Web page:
Yulia Peresild, one of Russia’s most famous actresses, and film director Klim Shipenko returned to Earth after spending 12 days aboard the International Space Station (ISS) filming the first space film in an attempt to beat the US.
The storyline and budget of “The Challenge” have mostly remained unknown. It follows a surgeon who is sent to the International Space Station in order to rescue a cosmonaut, Moscow Times writes.
According to Shipenko, the job was a “big challenge,” and they had to continuously adjust to cinematic conditions.
They recorded almost 30 hours of video, which will be cut down to around 30 minutes.
The 38-year-old American film director trained in the United States believes cinema is on the verge of conquering space.
He said that his time on the ISS was jam-packed with professional breakthroughs, and that he would never be able to film what he did in space on Earth.
If everything goes as planned, the Russian crew will outperform a Hollywood effort launched last year by “Mission: Impossible” actor Tom Cruise in collaboration with NASA and Elon Musk’s SpaceX.
Peresild said she had to use Velcro tape to hold her things in place, such as lipstick and mascara, while other shooting materials, such as medical equipment, drifted in space.
Peresild was pleased with the ISS’s pleasant environment and the collaboration of its multinational crew members, and she stated she enjoyed sleeping in space.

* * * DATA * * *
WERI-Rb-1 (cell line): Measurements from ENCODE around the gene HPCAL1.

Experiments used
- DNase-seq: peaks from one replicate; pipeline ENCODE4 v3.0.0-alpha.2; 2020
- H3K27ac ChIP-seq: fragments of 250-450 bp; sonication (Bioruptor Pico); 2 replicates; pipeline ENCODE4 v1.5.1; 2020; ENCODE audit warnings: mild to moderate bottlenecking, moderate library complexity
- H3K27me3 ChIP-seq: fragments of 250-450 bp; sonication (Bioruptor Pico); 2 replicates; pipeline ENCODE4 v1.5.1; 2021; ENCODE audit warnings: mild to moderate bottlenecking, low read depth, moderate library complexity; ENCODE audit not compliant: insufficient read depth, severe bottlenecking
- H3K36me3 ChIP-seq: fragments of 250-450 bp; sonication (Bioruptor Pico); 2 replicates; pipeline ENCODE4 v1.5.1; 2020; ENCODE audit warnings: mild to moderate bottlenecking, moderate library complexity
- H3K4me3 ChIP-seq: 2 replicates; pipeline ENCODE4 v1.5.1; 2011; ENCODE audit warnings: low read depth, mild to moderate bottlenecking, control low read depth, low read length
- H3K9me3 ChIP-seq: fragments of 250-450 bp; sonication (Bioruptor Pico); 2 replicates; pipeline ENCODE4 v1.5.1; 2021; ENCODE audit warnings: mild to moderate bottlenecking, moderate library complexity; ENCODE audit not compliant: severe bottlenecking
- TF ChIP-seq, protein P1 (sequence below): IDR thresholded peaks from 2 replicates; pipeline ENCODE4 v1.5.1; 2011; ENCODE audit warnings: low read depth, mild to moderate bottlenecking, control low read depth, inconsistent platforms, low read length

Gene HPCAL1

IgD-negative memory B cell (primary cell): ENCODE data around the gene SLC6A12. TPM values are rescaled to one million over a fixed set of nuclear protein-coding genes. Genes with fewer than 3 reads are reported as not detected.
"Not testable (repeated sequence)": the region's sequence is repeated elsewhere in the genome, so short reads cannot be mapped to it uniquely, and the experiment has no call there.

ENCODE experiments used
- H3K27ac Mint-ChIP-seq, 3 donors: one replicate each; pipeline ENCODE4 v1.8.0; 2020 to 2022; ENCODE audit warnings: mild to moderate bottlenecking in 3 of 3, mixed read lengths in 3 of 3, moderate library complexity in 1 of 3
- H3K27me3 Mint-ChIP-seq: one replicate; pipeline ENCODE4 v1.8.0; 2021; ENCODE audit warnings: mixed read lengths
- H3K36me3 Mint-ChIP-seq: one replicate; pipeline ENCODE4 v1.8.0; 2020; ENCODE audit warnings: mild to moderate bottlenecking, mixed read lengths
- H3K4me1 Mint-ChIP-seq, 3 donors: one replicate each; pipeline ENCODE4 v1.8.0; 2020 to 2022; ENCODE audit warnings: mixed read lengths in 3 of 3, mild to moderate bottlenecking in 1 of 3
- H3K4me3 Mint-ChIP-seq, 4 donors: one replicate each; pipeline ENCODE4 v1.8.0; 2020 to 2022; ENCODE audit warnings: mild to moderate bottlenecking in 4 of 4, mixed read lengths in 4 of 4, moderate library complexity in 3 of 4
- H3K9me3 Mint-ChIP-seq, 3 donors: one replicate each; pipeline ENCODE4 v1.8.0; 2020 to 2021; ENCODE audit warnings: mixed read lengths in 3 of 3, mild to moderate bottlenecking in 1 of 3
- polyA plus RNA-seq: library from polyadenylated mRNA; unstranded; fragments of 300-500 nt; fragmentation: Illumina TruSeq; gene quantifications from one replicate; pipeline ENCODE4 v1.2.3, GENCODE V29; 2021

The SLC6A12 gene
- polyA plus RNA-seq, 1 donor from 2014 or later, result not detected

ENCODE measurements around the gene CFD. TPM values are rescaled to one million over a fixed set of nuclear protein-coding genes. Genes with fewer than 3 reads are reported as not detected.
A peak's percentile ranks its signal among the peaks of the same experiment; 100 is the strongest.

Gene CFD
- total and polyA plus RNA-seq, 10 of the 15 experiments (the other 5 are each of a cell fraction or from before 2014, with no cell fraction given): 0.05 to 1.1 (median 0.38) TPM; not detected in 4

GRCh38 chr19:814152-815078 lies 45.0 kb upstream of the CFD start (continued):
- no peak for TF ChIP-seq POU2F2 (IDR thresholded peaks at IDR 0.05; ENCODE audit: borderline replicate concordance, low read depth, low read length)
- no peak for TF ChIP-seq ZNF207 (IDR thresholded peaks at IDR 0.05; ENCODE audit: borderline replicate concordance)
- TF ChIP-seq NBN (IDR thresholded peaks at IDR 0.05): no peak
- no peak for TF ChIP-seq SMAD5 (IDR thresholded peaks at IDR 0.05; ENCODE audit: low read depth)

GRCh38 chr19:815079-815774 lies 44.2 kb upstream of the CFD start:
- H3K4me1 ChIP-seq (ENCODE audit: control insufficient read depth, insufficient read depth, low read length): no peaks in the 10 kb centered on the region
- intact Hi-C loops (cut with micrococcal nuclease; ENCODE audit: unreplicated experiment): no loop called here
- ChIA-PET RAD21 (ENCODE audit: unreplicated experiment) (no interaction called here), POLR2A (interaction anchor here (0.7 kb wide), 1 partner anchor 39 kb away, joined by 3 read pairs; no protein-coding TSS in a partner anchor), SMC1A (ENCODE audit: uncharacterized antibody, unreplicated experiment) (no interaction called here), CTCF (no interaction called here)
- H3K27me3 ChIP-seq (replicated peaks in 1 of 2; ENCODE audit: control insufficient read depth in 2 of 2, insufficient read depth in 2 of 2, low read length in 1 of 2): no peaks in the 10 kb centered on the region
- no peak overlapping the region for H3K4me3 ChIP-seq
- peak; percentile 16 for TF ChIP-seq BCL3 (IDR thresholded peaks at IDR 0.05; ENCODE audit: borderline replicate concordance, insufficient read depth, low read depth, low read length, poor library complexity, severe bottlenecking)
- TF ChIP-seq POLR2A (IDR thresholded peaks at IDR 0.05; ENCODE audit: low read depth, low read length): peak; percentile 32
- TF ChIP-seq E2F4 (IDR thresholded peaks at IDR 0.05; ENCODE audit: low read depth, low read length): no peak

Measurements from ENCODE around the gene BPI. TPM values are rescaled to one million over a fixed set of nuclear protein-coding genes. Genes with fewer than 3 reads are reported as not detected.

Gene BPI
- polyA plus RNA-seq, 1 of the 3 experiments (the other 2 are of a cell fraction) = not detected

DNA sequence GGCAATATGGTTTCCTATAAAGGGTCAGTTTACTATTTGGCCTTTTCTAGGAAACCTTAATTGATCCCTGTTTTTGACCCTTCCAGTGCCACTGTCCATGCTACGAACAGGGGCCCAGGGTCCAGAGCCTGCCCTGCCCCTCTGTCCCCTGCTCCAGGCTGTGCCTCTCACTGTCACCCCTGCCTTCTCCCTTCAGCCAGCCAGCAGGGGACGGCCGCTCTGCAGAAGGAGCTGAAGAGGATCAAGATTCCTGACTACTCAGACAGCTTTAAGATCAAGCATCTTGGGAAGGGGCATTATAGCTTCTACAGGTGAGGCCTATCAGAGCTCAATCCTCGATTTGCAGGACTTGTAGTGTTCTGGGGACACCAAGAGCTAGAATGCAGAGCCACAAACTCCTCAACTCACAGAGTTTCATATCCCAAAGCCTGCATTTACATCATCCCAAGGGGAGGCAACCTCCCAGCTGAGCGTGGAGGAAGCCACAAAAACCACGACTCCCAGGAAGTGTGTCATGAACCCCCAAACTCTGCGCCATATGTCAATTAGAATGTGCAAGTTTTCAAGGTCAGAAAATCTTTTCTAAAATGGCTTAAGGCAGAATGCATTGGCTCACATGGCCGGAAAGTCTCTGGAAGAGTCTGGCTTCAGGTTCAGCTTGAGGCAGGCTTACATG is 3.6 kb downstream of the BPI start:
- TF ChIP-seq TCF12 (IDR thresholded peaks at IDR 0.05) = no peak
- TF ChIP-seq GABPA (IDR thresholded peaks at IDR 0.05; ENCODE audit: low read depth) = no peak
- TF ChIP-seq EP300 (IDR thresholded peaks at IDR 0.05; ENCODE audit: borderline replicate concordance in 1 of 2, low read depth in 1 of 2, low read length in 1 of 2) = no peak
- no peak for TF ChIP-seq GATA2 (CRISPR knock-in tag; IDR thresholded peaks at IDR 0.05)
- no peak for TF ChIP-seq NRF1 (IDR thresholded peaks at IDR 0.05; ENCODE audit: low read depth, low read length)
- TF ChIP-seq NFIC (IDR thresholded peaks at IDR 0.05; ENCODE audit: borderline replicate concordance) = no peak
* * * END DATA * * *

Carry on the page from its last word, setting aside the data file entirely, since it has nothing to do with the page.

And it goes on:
The crew of the film complimented Russian cosmonauts on the International Space Station, saying they were very helpful and would appear in cameo parts.
According to Shipenko, the cosmonauts Oleg Novitsky, Anton Shkaplerov, and Pyotr Dubrov assisted in changing the atmosphere and making the talks more real.
The cosmonauts had a “huge number of duties” during the day, but “they continued to work with us at night,” according to Peresild.
The filmmaker said on Tuesday that he is certain that his space movie idea would be a success.
The trip of the video team adds to Russia’s lengthy list of firsts following a series of failures, including failed launches.
The Soviets launched the first satellite, Sputnik, the first animal, a dog named Laika, the first man, Gagarin, and the first woman, Valentina Tereshkova, into space.